HOME > Chowhound > Cookware >

Discussion

Procedure for tomatoes thru food mill?

  • 7

No instructions with my new frieling food mill! How do I prep fresh whole tomatoes for the mill? Do I blanche to loosen the skin? Should I chop them first? Help!!

  1. Click to Upload a photo (10 MB limit)
Delete
  1. What are you trying to make? I've never attempted to simply puree fresh tomatoes, the mill is my last step after the tomatoes have cooked down a bit. You can either roast them in the oven until they soften or cook them on the stove until they break down a bit. Depending on the ripeness of the tomato (or if you're using lesser-quality tomatoes which tend to have very tough flesh) you're going to test the limits of the mill if you don't "cook" them somewhat.

    4 Replies
    1. re: ferret

      You don't need to blanch and peel because the mill will take off the skin and not allow it through, along with the seeds. Mills aren't very complicated but can take a little getting used to. Depending on how smooth you want your end product, you would choose the different screens that should have come with your mill.

      1. re: ferret

        I'm trying to prep our garden tomatoes for freezing. Can you describe how you cook down your tomatoes? I blanched mine, cored them, removed the skin and then broke them apart and cooked them for an hour. Then I cooled the sauce and used the mill. The result was more like juice or soup. Is this what I should expect ? Thanks for your help. P.S. I was exhaused! There must be an easier way.

        1. re: LillianJean

          Yes, this is what you can expect, pretty much. How liquid the tomato puree ends up depends on the moisture level in the tomatoes you have. In general, plum or roma tomatoes will be somewhat more meaty so will yield a thicker puree. But if you want the puree to be even thicker than that, you'll have to boil it down to evaporate some of the water.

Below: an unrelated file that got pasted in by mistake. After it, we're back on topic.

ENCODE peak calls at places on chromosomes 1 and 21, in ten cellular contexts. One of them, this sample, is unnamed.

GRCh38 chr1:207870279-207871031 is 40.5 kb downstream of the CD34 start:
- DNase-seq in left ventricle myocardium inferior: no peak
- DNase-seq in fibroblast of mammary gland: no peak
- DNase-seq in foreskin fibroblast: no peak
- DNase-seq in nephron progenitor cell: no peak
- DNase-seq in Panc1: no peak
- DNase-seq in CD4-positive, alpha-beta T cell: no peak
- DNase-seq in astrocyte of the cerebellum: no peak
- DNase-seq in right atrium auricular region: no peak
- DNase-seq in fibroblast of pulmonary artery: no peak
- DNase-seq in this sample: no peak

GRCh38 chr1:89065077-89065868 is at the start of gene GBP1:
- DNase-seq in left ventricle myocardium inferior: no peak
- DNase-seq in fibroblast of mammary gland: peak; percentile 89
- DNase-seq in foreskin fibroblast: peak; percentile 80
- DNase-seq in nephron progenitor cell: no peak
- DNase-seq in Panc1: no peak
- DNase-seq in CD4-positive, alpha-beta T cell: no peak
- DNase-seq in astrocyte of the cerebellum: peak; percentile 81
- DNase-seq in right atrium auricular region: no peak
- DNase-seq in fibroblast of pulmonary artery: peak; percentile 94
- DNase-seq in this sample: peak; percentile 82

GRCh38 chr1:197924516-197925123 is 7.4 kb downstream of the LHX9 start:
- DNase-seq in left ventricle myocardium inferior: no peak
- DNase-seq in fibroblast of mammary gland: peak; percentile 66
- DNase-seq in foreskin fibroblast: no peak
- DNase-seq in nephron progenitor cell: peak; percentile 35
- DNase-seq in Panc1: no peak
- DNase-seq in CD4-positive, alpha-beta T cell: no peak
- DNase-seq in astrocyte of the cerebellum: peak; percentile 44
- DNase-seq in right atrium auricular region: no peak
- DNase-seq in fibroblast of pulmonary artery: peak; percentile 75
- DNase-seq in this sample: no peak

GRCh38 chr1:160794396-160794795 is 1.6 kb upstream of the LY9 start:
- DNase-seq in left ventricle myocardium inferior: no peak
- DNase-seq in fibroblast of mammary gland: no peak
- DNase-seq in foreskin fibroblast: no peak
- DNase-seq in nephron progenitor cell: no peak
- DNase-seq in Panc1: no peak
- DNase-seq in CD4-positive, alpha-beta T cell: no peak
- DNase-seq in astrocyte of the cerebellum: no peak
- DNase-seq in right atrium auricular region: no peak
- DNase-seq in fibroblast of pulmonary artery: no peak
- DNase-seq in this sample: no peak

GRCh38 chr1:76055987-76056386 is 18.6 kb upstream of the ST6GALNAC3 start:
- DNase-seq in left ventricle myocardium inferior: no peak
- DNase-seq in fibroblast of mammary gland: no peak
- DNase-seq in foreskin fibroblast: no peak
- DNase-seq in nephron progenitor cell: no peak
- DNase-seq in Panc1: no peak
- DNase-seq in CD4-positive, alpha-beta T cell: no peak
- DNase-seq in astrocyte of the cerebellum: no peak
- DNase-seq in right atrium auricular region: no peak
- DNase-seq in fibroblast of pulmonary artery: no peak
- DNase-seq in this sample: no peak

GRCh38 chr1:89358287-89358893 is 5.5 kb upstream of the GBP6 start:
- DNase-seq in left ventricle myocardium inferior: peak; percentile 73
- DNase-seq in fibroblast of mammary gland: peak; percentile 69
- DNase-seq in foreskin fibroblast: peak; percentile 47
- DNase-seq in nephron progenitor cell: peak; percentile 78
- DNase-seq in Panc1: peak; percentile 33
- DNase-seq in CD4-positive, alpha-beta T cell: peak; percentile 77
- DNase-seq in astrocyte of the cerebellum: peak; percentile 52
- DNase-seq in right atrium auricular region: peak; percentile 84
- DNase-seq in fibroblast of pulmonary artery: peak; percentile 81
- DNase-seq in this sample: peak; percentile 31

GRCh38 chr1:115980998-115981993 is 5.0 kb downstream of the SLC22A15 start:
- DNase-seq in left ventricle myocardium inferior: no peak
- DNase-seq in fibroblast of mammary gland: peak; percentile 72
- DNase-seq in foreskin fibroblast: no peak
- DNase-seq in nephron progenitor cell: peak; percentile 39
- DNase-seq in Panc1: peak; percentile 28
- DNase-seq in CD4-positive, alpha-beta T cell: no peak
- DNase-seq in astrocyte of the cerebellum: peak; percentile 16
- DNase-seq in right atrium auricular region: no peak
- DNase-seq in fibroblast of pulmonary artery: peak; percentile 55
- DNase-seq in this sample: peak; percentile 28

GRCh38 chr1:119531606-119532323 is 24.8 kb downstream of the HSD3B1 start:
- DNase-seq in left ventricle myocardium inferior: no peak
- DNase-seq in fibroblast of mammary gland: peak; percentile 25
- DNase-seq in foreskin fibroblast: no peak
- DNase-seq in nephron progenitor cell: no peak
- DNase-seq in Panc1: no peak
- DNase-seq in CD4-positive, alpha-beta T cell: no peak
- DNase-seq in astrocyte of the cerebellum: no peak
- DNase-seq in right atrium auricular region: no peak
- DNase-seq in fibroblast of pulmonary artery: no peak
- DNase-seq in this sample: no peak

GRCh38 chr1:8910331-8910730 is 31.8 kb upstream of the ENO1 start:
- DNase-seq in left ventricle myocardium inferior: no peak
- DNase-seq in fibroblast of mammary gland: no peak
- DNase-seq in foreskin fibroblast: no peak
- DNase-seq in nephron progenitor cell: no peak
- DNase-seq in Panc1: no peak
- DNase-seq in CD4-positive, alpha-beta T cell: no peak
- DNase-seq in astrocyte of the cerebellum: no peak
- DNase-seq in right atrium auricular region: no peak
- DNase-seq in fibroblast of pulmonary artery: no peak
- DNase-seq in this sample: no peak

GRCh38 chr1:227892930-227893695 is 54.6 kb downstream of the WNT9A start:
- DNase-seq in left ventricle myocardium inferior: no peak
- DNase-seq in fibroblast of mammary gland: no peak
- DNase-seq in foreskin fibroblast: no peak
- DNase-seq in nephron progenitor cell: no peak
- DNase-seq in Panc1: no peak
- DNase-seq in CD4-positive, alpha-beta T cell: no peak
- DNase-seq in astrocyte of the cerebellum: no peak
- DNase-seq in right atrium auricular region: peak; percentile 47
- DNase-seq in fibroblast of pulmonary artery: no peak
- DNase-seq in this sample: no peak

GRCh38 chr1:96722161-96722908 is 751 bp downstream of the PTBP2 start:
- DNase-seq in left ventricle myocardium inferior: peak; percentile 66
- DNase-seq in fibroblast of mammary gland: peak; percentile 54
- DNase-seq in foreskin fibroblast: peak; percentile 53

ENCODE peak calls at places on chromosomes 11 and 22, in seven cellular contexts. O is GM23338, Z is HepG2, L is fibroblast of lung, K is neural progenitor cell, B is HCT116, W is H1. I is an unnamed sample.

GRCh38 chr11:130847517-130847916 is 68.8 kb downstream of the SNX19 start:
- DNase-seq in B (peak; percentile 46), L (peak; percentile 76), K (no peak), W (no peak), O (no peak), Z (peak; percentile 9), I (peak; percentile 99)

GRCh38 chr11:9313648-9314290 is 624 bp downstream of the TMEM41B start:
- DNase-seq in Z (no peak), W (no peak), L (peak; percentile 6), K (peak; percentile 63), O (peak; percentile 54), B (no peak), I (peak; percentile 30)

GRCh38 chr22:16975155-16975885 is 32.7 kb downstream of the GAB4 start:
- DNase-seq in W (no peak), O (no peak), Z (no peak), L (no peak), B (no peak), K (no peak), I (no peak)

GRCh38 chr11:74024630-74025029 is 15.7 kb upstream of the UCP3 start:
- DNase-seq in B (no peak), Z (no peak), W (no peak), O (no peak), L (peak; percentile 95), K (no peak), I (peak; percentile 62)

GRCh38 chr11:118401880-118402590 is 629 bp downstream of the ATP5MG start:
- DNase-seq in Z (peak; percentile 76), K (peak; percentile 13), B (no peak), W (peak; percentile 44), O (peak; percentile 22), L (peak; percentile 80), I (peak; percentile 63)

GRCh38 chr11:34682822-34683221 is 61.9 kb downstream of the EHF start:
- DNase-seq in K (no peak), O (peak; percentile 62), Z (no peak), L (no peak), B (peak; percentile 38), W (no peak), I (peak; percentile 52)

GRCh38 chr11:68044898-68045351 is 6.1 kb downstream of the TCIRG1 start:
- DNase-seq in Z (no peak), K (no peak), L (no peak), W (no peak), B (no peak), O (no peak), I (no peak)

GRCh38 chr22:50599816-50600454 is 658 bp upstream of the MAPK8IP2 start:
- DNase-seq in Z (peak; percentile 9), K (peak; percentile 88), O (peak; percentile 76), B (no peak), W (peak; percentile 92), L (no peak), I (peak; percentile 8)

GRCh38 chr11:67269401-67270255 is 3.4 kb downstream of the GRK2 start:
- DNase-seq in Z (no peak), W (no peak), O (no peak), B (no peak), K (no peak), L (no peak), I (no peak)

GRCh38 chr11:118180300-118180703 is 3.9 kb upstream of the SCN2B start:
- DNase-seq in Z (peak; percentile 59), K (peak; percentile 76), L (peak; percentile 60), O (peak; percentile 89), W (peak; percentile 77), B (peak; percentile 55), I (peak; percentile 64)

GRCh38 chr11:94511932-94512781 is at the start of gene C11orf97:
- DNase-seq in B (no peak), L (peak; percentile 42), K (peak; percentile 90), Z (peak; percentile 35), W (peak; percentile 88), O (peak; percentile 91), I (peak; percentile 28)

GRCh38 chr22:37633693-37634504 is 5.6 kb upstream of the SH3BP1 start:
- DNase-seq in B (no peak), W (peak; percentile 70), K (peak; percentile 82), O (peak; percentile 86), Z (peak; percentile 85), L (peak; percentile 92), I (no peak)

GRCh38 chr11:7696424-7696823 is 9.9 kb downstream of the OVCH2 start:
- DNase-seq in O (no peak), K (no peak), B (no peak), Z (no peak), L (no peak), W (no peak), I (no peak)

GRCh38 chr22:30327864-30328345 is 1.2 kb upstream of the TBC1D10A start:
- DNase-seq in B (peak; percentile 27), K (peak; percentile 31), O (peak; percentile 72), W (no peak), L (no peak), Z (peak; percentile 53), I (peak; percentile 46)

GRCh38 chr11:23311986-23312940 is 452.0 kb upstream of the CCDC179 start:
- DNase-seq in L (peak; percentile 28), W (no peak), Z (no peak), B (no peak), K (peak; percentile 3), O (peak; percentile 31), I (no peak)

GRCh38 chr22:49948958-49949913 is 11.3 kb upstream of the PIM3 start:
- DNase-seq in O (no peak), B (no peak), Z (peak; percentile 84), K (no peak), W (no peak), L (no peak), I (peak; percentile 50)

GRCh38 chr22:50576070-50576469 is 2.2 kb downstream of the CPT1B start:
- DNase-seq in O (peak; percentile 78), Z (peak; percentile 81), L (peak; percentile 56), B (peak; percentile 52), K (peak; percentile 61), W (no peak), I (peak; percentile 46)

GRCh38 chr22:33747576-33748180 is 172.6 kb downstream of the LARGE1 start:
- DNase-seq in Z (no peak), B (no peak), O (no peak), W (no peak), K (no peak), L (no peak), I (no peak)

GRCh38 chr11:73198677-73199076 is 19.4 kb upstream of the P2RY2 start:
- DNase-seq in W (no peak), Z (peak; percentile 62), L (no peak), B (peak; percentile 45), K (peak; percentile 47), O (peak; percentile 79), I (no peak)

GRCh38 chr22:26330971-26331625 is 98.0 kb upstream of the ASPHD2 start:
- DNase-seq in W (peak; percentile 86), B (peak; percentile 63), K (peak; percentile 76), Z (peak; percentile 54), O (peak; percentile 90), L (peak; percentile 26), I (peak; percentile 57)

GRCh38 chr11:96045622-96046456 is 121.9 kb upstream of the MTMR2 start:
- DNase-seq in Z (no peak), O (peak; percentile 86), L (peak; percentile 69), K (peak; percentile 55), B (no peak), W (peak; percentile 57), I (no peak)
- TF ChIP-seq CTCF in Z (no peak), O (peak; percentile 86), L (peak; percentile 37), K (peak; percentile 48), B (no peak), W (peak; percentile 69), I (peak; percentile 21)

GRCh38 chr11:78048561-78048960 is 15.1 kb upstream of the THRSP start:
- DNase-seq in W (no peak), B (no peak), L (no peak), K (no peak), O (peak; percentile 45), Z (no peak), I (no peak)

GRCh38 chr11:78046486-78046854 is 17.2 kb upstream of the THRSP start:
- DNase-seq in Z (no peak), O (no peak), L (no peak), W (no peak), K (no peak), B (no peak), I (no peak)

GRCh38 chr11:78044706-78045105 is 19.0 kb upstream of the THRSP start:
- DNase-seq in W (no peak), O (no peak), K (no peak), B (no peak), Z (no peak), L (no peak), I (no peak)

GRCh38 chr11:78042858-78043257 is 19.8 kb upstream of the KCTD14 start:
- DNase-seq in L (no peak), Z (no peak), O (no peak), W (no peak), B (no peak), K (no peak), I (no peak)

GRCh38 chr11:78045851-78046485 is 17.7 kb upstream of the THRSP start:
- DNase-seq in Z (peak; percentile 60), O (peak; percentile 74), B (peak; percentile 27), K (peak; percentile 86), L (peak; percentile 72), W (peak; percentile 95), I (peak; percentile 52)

A food mill is not the ideal thing to do what you want to do. To process a whack of tomatoes, you should have one of those Presto grinder-type thingies. It's like a meat grinder into which you toss the tomatoes - cooked or not - and turn a crank. The gizmo separates the skins and seeds from the pulp. It's worth getting if you think you'll be doing a lot of tomato squishing.

          1. re: LillianJean

            An Italian friend of mine from Woodland with lots of tomatoes (!) used to just freeze some of his fresh tomatoes whole when he got tired of using your technique. Then when ready to use, he would blanch the frozen tomatoes for 10-20 seconds, peel, core, and then cook them for sauce, soup, or with other veggie dishes. Of course, this is not very compact so you'll need plenty of freezer space!

            When I was putting up tomato sauce, I cored and quartered the ripe, ripe tomatoes to make my sauce -- then used the food mill's coarse plate to separate out the skins and seeds.

        2. Marcella Hazan suggests cutting the tomatoes in half from stem to blossom end. Then cook over medium for ten minutes. Using the screen with the largest holes run them through the mill. After that she proceeds with the recipe. Sounds like your tomatoes did not reduce enough. Cook them longer next time.

          1. I prefer to can rather than freeze tomatoes, but if I was going to freeze some, I would simply blanch (or lightly roast) them and remove the skins, crush or coarsely chop them, drain a bit, then freeze. That way you can prepare them whatever way you want when you defrost them. I tried putting tomatoes through a food mill once. The seeds and skins from a single tomato clogged the thing completely.